As we start a new year it's probably worth taking a little stock of where rock music is perceived as being, at present. For the last couple of years there's been plenty of people (musicians, label types and general commentators) nodding sagely and saying rock is beginning its climb back into the proper mainstream. People are saying that even more loudly right now, but is there any concrete evidence to back it up?

I think for sure the active audience for rock is growing. More people clearly want to hear it. But, does it really make any difference if the major labels are deciding they don't want to provide it and limiting what is available.

For some time I've been bemoaning the short-term attitudes so many of the labels are taking. However, I'm beginning to think that it's not really all their fault and they are currently more of a product of the whole business environment. Some people might still disagree, but for rock music to make a wholesale comeback, it has to reach the mainstream in the United States in some fashion or to some degree.

The problem that manifests itself in short-term record label signing policies could be more related to the bizarre tact of almost all US businesses at the moment and the rather weird image American society is trying to present of itself to the outside world. I don't think it's too harsh a truth to expose, but American business right now is about doing a great sales job, not about having a real product. All the dot com and technology stock hype proves this, all it's doing is trying to get people to buy into a vision (no matter how improbable!) to get them to part with their money, rather than actually standing up and saying "I've got this great product the world needs right now". All the record label mergers and jockeying for internet positioning shows they've been suckered into the same mess! Investment types might not like to admit it but what you have here is a glorified form of gambling!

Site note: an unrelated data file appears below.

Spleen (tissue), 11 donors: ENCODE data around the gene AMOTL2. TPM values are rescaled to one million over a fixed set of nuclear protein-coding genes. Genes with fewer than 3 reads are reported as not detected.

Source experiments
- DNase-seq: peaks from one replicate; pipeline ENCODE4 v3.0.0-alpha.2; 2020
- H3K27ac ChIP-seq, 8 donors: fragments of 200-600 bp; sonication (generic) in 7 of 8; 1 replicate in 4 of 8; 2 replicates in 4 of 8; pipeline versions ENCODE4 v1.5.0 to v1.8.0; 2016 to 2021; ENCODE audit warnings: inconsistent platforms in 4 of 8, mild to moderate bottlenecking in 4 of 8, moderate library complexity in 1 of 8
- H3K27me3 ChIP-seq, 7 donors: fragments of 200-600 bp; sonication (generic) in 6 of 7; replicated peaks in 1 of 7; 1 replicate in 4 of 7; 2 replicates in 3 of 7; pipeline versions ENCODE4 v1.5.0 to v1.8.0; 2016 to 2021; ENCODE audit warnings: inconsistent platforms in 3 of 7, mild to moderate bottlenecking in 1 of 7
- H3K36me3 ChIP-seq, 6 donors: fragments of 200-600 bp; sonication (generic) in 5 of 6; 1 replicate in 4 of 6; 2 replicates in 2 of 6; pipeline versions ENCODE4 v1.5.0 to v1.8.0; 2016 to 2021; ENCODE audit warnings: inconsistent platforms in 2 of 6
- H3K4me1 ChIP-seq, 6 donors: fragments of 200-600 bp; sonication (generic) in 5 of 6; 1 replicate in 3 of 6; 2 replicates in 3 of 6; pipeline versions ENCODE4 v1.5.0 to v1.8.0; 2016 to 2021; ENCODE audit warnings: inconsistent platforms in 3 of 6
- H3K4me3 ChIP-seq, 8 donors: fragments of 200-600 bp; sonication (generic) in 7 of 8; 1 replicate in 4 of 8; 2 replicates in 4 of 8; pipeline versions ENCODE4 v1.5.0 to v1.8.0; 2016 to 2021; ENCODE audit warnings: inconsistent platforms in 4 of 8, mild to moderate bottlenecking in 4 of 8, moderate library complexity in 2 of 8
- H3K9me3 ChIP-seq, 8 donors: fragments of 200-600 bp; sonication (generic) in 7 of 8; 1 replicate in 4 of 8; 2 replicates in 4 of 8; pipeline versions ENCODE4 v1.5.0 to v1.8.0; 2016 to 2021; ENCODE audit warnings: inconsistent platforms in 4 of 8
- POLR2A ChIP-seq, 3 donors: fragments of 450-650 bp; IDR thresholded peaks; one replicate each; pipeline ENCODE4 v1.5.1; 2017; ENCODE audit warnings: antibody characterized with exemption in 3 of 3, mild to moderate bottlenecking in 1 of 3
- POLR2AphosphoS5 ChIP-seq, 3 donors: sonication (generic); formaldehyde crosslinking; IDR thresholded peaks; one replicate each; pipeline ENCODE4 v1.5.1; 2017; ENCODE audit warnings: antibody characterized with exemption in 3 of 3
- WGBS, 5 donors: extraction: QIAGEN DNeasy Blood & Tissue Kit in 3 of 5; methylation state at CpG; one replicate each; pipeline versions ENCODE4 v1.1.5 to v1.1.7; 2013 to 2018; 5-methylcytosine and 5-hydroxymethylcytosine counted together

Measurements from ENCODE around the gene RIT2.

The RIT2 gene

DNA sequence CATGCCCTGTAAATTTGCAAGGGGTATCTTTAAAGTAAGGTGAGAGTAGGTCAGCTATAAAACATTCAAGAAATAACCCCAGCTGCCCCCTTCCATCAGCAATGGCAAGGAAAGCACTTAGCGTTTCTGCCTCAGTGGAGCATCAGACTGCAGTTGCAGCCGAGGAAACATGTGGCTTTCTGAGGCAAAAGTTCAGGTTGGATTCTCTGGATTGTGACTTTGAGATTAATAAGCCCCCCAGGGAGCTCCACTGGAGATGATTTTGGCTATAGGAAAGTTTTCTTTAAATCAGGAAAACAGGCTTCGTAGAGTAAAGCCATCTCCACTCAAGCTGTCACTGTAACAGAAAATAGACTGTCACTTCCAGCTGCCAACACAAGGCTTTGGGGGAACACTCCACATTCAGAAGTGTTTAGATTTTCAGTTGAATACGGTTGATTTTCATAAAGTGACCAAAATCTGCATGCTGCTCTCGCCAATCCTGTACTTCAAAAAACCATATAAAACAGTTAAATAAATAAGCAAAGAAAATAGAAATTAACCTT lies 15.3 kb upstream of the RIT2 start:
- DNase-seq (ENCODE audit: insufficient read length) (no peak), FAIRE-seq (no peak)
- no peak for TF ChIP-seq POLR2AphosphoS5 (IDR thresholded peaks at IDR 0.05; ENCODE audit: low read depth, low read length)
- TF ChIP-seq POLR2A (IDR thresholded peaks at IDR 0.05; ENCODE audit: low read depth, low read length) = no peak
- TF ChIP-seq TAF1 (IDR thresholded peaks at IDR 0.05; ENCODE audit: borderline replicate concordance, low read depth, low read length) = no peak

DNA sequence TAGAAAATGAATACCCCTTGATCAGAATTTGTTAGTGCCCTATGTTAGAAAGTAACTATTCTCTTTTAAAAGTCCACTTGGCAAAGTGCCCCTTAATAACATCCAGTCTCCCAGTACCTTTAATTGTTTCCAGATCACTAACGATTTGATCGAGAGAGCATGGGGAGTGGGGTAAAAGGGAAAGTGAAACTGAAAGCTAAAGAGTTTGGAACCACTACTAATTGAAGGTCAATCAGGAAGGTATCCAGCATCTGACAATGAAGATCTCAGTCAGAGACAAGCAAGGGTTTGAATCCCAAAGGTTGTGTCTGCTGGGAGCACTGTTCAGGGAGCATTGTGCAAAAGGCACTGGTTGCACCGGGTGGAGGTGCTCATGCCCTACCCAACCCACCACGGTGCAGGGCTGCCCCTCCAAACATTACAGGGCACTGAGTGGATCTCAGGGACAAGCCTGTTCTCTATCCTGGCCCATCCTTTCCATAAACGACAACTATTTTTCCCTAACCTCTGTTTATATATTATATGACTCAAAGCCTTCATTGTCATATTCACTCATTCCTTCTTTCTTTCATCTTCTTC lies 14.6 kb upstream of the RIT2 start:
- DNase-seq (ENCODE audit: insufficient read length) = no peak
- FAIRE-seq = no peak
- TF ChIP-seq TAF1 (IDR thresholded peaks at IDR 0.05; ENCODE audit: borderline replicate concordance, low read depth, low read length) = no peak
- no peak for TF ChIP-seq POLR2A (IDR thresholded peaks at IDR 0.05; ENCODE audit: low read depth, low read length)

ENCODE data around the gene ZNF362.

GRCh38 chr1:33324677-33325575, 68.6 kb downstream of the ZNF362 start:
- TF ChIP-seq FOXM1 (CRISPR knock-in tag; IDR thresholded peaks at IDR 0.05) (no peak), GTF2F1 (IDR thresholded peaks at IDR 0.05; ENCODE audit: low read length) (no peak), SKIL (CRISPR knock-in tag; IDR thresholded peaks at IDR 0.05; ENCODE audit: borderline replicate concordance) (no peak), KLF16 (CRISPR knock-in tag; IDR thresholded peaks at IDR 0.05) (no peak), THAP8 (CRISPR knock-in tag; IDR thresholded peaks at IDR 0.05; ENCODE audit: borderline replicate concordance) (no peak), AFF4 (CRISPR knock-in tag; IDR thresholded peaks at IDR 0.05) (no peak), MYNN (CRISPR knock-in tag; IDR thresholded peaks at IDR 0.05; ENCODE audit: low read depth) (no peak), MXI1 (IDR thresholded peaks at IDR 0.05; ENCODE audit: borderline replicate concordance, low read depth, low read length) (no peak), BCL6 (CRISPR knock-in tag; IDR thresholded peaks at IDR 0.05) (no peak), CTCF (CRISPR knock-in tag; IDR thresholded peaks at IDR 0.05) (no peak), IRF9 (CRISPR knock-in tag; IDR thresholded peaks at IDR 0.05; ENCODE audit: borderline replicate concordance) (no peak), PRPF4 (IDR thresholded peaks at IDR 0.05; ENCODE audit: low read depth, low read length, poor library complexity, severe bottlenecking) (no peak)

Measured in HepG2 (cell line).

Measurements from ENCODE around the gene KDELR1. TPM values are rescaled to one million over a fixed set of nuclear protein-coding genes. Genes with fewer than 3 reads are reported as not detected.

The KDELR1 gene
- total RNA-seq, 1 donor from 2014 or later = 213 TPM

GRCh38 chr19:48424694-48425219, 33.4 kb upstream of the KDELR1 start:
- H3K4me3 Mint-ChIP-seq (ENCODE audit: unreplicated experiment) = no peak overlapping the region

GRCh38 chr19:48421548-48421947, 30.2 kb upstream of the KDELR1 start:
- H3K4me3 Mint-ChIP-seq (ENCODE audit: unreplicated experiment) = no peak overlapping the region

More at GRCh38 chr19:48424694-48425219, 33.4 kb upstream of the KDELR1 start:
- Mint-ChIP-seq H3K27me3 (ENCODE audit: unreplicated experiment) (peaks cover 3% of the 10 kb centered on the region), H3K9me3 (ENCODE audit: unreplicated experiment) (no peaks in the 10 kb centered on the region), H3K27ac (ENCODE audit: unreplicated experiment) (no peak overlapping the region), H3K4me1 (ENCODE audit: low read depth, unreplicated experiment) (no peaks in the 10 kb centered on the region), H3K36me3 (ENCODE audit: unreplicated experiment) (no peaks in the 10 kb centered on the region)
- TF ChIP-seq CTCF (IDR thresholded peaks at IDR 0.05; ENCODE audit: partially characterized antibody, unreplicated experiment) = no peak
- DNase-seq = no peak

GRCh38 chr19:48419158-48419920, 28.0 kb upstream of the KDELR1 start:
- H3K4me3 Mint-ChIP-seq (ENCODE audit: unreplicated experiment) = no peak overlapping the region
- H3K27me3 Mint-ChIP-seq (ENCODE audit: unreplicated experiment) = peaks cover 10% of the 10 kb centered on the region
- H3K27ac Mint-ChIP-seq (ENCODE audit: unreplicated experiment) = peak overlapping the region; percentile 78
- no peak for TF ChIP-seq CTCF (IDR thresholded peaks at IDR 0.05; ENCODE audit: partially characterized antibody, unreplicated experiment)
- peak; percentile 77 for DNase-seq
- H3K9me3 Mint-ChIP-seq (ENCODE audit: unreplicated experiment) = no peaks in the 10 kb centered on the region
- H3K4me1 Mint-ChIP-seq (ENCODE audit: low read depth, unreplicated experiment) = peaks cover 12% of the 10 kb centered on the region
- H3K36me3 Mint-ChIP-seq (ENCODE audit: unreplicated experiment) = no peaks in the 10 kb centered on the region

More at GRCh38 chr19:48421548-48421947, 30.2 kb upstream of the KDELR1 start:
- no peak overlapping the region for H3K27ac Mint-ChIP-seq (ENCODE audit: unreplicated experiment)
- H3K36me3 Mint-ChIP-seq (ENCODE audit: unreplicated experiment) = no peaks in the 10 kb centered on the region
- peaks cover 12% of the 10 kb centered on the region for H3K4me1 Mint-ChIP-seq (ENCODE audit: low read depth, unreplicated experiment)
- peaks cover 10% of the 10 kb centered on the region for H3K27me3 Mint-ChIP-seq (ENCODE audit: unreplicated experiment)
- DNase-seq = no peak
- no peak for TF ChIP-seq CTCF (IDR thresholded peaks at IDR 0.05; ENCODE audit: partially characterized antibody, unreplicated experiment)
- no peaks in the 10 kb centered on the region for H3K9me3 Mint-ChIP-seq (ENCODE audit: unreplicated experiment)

That would be fine and dandy if investors want to leave their money in something to make a long-term packet. Unfortunately, investors are by their very nature only interesting in the short-term. A year is an eternity to them, they want their original money back in several multiples in just a few months. In a record label context this means they have to find means to convince people that the next merger deal they do is going to mean a windfall for investors, yet shareholder short-term attention spans also means they still have to find a way to try and make decent profits every quarter, otherwise the investors will leave. The net result is they're looking for deals to do, yet not taking any risks at all with what is their daily business: making new music!

Combine that with the presented general insipidness of contemporary American society and you have a music industry that will continue to shoot itself through the foot while presenting virginal artists like Britney Spears as shining examples of the American way of life!